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Multiple, Complex Reasons for Low Voter Turnout

Published December 2, 2016 in Blog - 0 Comments

It’s no secret that Canadian voter turnout is lower than it should be. Voting rates in the May 2011 elections was a hair over 61% according to Elections Canada. While that was higher than the 58.8% turnout in 2008, it is abysmal compared to the 70% to 80% regularly reported from 1957 to 1992. The story goes deeper than that, as well. The Globe and Mail reported that only 49 percent of electors cast ballots in its 2011 provincial elections.

A healthy democratic process needs the participation of its citizens. Closed political systems develop as much from voter apathy and disengagement as from corrupt politicians. The more actively people participate, and the more engaged they are, the better the system does.

So why is it that fewer people are voting, at a time when politics are having ever more impact on people and their lives?

Returning to the Globe and Mail, we discover several reasons.

“Twenty-eight per cent said they just weren’t interested. Twenty-three per cent were too busy. The rest said they were out of town, ill or didn’t like any of the candidates.”

Twenty-eight per cent. That is an astonishing figure. Even if a poll by one paper isn’t representative of the bigger picture, it is still dismaying to see that so many people simply lack an interest in the process governing their country. In an age when social and environmental justice are becoming ever more vital concerns, there are simply those who do not care, or understand enough to make them care.

Those who were too busy are more understandable. It is hard to take the time to vote when you have to take care of family members, work in a critical job, or any number of other important obligations. It does raise an alarming point about the effort involved in voting however, that it can be something that so many people are too busy to make time for.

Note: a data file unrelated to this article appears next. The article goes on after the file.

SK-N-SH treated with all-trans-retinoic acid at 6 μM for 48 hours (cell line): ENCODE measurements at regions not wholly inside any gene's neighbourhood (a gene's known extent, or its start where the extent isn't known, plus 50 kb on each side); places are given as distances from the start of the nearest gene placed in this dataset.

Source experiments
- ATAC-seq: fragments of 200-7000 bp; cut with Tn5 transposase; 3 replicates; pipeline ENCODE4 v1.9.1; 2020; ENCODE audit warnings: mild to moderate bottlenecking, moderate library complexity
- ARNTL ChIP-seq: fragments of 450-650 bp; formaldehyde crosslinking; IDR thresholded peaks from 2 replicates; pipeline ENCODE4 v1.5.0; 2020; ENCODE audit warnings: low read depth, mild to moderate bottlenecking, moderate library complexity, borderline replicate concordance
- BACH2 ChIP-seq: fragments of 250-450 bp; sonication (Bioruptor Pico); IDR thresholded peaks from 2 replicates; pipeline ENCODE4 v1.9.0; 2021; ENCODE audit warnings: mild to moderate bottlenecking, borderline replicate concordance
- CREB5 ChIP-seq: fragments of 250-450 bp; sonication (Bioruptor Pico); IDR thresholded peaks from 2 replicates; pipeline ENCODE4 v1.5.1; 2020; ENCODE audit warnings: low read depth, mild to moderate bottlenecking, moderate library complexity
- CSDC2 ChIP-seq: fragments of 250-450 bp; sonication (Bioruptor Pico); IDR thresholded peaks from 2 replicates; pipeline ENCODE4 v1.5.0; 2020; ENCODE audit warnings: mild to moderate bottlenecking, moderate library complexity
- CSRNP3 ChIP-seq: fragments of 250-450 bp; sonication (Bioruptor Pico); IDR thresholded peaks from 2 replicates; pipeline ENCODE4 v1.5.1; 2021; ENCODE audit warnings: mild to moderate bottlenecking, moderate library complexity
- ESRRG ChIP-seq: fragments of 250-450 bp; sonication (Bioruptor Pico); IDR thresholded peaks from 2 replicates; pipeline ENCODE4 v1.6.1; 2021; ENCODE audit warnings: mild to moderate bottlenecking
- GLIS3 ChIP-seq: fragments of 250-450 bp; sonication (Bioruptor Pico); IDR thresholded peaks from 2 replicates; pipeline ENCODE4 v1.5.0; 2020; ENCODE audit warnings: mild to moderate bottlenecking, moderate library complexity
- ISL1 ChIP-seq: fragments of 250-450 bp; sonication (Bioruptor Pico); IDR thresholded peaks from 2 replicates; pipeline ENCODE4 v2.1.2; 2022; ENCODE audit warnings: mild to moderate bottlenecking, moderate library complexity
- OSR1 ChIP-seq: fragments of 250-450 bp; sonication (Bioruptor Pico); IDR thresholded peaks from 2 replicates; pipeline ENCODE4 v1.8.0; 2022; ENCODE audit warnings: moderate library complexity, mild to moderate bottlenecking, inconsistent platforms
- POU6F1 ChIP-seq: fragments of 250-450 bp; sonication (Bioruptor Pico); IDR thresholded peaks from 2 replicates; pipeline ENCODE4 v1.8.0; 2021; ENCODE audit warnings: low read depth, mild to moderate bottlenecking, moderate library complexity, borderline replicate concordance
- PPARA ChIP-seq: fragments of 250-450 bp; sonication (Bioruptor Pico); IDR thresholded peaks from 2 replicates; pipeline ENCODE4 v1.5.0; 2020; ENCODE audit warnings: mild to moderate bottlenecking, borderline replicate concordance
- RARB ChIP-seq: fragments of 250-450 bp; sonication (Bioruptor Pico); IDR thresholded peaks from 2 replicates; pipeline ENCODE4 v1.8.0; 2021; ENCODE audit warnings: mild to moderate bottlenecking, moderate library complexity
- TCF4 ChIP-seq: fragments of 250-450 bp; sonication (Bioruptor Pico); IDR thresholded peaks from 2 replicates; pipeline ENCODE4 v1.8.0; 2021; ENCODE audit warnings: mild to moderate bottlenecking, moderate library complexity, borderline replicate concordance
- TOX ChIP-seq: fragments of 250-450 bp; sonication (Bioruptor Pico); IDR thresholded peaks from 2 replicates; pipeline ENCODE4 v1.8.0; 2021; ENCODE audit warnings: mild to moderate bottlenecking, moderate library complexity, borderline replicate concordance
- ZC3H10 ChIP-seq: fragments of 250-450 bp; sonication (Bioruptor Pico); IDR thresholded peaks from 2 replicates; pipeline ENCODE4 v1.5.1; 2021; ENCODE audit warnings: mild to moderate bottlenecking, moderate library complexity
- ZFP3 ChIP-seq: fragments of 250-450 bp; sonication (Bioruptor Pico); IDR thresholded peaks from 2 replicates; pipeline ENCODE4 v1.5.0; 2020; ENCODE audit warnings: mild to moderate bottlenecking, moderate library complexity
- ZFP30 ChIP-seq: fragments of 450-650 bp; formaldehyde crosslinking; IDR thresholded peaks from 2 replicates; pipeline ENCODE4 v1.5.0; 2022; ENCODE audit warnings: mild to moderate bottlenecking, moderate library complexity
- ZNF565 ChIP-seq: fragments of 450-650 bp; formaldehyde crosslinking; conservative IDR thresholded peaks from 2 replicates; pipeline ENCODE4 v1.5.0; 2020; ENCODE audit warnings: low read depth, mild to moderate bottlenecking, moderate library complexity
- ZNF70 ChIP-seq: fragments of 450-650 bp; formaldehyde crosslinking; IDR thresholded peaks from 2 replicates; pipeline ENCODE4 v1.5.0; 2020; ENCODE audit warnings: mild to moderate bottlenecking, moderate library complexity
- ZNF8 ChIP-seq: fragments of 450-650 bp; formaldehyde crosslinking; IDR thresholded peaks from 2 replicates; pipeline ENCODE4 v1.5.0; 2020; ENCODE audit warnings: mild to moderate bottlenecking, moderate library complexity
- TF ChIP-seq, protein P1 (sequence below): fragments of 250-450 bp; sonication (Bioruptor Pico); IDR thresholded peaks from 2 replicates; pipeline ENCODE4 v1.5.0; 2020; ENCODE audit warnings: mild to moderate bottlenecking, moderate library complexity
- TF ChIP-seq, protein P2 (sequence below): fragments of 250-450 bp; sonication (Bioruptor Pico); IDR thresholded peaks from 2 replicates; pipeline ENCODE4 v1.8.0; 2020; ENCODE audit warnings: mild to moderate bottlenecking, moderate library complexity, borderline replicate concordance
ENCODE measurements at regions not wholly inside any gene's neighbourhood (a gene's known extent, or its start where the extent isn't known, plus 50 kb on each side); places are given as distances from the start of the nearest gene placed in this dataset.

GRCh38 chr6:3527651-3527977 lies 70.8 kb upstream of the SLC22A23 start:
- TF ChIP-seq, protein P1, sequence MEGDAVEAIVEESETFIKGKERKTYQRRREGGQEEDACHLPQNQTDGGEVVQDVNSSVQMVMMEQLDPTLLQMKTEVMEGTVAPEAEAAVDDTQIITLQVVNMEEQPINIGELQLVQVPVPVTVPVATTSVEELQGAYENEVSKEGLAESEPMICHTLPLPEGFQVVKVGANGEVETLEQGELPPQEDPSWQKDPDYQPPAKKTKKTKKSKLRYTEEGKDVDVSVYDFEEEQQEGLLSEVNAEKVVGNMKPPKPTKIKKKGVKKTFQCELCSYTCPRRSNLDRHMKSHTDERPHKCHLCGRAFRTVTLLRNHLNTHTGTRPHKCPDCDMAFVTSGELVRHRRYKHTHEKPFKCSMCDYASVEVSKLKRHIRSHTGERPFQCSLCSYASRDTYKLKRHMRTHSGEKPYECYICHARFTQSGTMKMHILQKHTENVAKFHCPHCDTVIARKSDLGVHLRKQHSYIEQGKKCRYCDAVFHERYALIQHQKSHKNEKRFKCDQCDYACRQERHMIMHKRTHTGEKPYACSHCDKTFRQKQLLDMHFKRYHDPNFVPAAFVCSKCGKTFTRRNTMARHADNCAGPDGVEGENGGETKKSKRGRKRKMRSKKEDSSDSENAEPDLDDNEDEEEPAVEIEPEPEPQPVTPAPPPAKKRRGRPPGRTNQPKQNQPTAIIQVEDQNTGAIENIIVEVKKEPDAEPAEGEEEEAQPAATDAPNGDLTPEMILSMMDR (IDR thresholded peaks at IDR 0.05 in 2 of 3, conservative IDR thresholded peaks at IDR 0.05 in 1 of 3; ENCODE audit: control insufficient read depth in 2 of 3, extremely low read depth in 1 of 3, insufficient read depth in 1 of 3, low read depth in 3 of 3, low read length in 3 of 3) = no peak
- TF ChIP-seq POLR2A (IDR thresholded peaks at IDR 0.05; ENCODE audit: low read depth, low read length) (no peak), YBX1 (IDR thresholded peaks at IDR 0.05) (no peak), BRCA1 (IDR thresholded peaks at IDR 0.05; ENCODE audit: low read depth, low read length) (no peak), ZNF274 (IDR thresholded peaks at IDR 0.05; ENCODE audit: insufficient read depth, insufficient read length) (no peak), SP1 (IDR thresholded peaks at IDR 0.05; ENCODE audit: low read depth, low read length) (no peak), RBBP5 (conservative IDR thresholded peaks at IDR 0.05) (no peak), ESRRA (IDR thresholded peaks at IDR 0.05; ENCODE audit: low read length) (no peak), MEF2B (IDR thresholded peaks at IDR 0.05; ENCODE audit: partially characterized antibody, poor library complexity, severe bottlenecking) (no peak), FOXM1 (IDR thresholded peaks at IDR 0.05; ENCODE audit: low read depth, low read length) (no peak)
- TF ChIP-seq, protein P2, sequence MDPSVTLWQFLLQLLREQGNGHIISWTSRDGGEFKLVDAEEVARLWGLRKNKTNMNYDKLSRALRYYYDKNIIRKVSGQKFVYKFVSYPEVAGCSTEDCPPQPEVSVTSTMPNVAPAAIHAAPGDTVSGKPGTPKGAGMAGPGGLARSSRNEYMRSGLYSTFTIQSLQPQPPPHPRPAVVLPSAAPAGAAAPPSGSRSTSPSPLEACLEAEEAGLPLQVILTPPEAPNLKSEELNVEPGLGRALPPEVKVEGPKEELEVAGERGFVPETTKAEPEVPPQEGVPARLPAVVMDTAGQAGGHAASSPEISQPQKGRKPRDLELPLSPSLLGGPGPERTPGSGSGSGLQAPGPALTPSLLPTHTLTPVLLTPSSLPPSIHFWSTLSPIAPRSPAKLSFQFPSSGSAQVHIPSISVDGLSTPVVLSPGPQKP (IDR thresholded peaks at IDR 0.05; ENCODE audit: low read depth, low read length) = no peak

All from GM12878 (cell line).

This point is expanded further in The Daily by Statistics Canada. A significant reason given among youth voters for not participating in the 2015 elections was difficulty with the voting process. They reported difficulty demonstrating their residence, and that they were frequently left off the voters list. Being of age and able to vote, but held back by the process itself, is unacceptable in a forward thinking democracy.

Then we have the following article from CBC News, explaining why voting among First Nations tribes in particular is so low.

In short, the specters of colonialism and institutional racism lead many First Nations voters to simply abstain from the political process. To quote the article directly, “It is quite commonly known that “Indians”, as they were called half a century ago, were not allowed to vote until July 1, 1960. Actually, they could vote, but they had to become “disenfranchised” first, which meant giving up their special Treaty status. And so it became the common practice that aboriginal people did not take part in “white man’s voting” in the 30 or so federal elections which were held prior to 1960.”

This disdain for a government that has severely mistreated its First Nations citizens, a government that still fails to investigate crimes committed against indigenous peoples with due urgency, becomes an institution in itself. Trends and beliefs are passed on to the next generation, and they grow firm with time. As a result, many First Nations voters prefer activist politics, in the form of demonstrations and the dissemination of literature.

There are signs the trend could reverse. Participation in the 2015 federal elections was notably high. Youth voters increased their participation in the process in 2015 was a heartening 67% compared to 55% for the 2011 elections, according to The Star’s analysis of Statistics Canada’s report. However, the Star makes the point that in the United States, youth turnout for the 2008 elections was up, but had dropped by the 2012 elections. A single election’s increase does not make a trend.

In short, participation in the voting process is one of the most important parts of a healthy democracy, yet Canada’s participation remains low. Learning the reasons why may help us reverse the last decades’ frightening trend.

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